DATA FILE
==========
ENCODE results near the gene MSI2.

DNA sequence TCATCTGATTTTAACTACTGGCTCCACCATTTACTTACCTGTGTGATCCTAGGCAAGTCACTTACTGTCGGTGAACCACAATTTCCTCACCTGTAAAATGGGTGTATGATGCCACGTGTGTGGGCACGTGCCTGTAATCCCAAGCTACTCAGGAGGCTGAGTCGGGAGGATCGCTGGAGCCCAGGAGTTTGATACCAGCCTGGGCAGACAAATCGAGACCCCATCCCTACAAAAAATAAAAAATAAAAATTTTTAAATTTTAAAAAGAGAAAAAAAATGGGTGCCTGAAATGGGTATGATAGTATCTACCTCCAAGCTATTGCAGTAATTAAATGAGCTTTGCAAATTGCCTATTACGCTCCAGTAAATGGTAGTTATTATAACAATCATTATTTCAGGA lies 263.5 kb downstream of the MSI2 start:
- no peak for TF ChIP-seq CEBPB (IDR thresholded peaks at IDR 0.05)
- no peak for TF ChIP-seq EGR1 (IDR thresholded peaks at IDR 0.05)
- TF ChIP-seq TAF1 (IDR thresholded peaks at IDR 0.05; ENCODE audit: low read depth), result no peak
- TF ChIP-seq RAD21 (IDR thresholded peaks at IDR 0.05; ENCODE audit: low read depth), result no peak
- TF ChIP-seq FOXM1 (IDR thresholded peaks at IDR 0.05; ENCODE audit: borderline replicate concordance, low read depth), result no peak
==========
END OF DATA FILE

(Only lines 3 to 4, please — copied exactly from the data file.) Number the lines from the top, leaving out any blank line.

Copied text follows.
- no peak for TF ChIP-seq CEBPB (IDR thresholded peaks at IDR 0.05)
- no peak for TF ChIP-seq EGR1 (IDR thresholded peaks at IDR 0.05)